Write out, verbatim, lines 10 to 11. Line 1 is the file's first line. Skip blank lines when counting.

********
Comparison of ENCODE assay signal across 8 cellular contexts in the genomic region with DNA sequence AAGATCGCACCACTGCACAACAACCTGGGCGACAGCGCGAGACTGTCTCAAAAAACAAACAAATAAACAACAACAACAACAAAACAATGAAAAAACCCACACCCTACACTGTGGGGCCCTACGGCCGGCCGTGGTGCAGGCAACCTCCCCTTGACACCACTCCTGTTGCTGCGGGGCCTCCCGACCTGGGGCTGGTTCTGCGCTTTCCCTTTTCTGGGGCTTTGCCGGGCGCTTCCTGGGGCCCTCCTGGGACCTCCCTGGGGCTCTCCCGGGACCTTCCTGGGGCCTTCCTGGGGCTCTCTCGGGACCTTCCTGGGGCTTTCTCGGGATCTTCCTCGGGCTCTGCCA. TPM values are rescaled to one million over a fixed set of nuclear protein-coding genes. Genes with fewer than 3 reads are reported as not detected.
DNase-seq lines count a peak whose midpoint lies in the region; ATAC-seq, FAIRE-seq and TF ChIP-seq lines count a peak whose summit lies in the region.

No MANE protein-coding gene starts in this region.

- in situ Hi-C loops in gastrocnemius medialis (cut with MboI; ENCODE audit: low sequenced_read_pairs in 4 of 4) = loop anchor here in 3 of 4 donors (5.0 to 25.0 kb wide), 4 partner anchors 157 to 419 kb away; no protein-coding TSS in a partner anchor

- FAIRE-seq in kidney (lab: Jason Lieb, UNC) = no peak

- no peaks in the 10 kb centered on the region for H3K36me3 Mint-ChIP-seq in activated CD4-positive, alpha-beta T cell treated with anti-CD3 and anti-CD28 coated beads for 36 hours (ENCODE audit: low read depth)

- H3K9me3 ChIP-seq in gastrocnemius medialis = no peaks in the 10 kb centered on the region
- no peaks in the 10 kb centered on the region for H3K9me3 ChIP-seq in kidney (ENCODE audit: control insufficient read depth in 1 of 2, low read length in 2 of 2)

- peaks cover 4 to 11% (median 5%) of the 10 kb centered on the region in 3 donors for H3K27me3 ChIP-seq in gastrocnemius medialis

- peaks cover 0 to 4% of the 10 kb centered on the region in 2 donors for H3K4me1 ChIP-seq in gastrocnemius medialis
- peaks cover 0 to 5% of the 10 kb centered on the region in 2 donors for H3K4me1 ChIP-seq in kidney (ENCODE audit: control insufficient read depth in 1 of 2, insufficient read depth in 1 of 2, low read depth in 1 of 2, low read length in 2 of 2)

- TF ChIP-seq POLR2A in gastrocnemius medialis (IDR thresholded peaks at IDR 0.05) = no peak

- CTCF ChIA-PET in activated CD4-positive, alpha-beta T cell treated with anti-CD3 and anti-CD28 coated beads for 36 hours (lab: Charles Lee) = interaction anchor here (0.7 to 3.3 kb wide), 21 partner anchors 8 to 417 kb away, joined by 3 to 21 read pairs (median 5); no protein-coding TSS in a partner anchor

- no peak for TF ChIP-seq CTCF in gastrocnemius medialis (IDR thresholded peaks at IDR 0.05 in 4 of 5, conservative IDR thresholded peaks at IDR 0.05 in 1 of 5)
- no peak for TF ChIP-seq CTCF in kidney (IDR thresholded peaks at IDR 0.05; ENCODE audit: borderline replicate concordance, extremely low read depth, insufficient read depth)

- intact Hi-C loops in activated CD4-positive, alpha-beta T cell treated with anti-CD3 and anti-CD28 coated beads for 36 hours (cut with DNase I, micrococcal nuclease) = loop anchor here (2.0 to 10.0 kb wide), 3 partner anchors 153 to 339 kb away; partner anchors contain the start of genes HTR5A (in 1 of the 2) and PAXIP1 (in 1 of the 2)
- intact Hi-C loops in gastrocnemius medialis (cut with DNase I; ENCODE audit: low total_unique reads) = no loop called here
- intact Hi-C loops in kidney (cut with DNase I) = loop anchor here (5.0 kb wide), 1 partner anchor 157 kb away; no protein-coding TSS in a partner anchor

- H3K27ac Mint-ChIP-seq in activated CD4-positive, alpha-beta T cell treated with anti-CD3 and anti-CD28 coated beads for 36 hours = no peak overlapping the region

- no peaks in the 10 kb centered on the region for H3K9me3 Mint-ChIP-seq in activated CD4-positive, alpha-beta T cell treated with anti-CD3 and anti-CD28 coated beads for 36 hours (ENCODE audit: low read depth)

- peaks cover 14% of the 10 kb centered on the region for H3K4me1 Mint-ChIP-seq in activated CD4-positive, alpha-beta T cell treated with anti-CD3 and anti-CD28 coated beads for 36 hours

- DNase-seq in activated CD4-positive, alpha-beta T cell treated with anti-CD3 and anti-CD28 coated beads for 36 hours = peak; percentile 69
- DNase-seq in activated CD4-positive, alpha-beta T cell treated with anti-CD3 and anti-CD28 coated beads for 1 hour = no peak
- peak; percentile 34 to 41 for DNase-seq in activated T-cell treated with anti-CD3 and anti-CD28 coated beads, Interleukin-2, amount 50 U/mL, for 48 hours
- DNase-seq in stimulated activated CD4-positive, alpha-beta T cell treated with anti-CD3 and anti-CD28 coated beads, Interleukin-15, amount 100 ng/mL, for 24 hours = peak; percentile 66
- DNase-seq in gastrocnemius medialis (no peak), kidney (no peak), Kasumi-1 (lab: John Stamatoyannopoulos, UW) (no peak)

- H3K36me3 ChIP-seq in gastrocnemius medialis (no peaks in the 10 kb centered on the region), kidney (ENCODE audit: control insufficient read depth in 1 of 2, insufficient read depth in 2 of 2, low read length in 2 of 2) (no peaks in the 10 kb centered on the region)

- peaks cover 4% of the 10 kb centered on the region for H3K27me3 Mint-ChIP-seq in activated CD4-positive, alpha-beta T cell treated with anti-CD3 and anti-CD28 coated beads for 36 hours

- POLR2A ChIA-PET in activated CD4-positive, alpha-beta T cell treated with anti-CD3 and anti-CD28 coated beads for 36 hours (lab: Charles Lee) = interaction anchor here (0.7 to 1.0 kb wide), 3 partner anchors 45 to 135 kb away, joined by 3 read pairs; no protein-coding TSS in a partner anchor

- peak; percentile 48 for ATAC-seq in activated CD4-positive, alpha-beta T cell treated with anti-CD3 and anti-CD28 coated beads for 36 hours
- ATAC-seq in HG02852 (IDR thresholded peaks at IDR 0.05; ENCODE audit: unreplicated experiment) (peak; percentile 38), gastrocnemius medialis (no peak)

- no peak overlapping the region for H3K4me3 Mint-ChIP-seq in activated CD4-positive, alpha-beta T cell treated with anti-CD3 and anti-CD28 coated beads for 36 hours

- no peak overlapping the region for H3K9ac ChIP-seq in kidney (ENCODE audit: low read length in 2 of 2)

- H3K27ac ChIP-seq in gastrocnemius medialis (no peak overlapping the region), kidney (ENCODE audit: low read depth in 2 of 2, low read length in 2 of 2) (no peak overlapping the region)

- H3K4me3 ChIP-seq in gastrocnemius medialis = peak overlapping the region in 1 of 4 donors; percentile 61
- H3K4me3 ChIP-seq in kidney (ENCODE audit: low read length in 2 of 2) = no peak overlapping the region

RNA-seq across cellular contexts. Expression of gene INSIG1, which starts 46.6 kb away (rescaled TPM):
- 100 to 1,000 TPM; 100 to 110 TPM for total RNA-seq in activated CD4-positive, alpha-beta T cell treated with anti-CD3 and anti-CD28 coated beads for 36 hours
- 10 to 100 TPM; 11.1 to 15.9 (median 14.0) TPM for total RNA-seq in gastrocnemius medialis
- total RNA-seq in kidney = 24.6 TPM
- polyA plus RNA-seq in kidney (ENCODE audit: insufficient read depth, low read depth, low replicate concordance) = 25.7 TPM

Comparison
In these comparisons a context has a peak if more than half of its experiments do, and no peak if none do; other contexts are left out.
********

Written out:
- peaks cover 0 to 4% of the 10 kb centered on the region in 2 donors for H3K4me1 ChIP-seq in gastrocnemius medialis
- peaks cover 0 to 5% of the 10 kb centered on the region in 2 donors for H3K4me1 ChIP-seq in kidney (ENCODE audit: control insufficient read depth in 1 of 2, insufficient read depth in 1 of 2, low read depth in 1 of 2, low read length in 2 of 2)